Towards the end of June 1975, there was a wave of unlawful and inhuman expulsions of
the indigenous Greek Cypriot people who were enclaved in the occupied area. Thousands
of Greek Cypriot inhabitants were thus uprooted and expelled from their homes and
properties in violation of international law, the Geneva Conventions of 1949, the U.N.
resolutions on Cyprus, and the Non-Aligned and Commonwealth resolutions.
Hardly a few hours notice was given to these uprooted people, who were not even allowed
to take with them any of their personal belongings. It is indicative of Turkey's expulsion
policy that an old lady who was forced to leave inspite of her poor health, died on the way.
In violation of the agreement on the living conditions of the enclaved reached at the third
round of talks in Vienna the expulsion continued on a massive scale. All kinds of direct
and indirect pressure were used to speed up the process. In a report, dated 30 October
1979, the U.N. Secretary-General expressed serious concern about the condition of the
Greek Cypriots in the occupied area. He said that they continued to be restricted to their
respective villages and immediate surroundings. Medical, educational and religious
facilities worsened. There were no Greek Cypriot physicians practising in the Turkish-held
region. The Greek Cypriot elementary schools did not re-open after the summer holidays,
and secondary schools have remained closed since 1974. At present only 536 Greek
Cypriots and 215 Maronites remain in the occupied area compared with a total of about
20.000 in August 1974.1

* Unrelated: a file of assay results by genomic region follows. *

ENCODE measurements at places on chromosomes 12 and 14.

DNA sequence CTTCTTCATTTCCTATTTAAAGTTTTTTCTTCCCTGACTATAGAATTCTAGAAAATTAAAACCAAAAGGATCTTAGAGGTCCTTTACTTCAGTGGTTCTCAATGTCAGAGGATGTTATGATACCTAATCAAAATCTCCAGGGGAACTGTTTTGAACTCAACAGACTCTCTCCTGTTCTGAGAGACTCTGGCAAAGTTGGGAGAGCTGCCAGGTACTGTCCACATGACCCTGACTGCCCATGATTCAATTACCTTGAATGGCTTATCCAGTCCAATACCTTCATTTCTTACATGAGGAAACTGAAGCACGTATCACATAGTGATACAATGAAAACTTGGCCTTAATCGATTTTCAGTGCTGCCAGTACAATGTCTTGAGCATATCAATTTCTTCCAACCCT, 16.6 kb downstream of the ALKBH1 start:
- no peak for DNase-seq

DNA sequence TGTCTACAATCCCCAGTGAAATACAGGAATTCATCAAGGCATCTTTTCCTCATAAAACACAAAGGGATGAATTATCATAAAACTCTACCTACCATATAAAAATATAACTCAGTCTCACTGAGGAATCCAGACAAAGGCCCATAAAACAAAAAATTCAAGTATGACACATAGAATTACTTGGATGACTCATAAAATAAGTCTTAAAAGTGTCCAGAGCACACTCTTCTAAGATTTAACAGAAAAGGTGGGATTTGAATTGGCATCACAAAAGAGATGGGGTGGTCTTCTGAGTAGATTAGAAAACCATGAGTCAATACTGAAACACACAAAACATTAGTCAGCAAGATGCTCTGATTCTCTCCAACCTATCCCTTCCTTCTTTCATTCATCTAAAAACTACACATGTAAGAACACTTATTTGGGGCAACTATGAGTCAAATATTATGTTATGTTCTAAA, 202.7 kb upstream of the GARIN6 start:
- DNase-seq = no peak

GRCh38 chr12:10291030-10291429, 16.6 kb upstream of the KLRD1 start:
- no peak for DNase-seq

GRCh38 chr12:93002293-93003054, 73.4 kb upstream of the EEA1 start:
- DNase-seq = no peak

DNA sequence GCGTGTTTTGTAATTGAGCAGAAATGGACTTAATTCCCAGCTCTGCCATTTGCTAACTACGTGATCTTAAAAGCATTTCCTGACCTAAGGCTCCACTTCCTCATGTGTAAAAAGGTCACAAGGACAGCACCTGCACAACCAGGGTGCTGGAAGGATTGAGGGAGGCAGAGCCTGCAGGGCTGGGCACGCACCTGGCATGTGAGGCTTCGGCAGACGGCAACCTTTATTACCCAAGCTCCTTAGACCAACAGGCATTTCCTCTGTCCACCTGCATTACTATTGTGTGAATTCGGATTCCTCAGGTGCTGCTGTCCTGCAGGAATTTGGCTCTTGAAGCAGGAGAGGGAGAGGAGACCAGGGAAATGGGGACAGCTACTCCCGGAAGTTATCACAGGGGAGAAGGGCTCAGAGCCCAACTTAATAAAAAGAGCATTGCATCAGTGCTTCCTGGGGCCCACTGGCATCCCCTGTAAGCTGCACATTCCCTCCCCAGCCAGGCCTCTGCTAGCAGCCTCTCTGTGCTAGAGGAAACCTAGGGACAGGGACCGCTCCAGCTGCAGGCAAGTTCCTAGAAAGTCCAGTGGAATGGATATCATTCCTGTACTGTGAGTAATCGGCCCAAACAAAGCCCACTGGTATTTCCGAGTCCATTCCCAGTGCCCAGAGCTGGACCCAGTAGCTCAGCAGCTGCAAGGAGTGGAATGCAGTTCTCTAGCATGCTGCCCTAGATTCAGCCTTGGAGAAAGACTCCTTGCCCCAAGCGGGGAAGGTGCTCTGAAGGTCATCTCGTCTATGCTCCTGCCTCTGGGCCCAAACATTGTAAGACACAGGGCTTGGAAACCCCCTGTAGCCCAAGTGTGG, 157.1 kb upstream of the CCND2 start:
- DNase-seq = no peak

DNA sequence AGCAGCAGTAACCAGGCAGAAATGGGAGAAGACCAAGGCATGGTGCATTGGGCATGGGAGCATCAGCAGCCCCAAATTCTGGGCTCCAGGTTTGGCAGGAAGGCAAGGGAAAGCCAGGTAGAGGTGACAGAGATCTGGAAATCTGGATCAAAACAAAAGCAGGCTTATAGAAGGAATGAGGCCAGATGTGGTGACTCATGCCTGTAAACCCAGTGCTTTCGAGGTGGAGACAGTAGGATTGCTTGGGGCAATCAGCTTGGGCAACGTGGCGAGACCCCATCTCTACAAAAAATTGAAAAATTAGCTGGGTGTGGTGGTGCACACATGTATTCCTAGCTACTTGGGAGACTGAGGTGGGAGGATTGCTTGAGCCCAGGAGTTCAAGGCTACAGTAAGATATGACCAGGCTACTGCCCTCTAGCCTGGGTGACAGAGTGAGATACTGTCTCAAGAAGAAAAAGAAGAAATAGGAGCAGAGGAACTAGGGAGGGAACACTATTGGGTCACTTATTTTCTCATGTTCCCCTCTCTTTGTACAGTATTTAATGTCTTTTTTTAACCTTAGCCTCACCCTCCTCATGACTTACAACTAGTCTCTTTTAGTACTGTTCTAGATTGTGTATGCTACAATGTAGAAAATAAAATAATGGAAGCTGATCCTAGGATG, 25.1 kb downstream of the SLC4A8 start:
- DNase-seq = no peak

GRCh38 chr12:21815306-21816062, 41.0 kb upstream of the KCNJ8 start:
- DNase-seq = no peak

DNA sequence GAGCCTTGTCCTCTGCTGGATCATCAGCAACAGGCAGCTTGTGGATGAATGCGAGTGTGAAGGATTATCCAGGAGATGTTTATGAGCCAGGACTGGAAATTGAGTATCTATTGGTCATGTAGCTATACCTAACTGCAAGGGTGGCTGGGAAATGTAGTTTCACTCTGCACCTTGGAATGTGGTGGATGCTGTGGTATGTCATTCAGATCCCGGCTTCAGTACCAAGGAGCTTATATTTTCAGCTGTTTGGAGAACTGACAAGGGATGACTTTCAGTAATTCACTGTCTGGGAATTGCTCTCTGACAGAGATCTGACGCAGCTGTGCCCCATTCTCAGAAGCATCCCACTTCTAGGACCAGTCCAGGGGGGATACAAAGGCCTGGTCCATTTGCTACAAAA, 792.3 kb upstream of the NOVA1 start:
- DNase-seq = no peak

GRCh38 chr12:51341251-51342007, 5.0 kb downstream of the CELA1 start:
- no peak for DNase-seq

The reason they were forced to leave was to make room for the Turks who were imported as part of the implementation of Turkey's plan to change the demographic structure of the occupied region, as a first step to eventual annexation. While world public opinion was urging the parties in the Cyprus dispute to abstain from any action likely to prejudice the efforts to reach a settlement, Ankara launched and consequently intensified her plan for the colonisation of the occupied areas with settlers from the Turkish mainland. Turkey's plans in this respect provide for the transfer of 200.000 people from the poor provinces of Anatolia and the Black Sea coastal areas to the occupied areas of Cyprus. It is estimated that there are well over 80.000 settlers in the occupied area at present and this is also verified by Turkish Cypriot opposition reports and analysis2. Thus, not only is the island's long historic continuity being defaced but the total number of Greek Cypriot refugees, as stated in U.N. reports, has increased instead of diminished. Turkey neither took into consideration the relevant resolutions of the UN General Assembly and the Commission of Human Rights nor the recourses of Cyprus to the European Commission of Human Rights of the Council of Europe, which was declared admissible by the Commission despite objections of Ankara who alleged that the complaint was lodged by an "unlawful" Government. In fact the Commission, an impartial international judicial tribunal, having carefully evaluated evidence, has found by its report adopted on 10 July 1976, Turkey guilty of grave violations of human rights in Cyprus from 1974, onwards. (Killings, displacement of persons, deprivation of property, detention of civilians, missing persons, mass rape, inhuman treatment, deprivation of possessions and discrimination).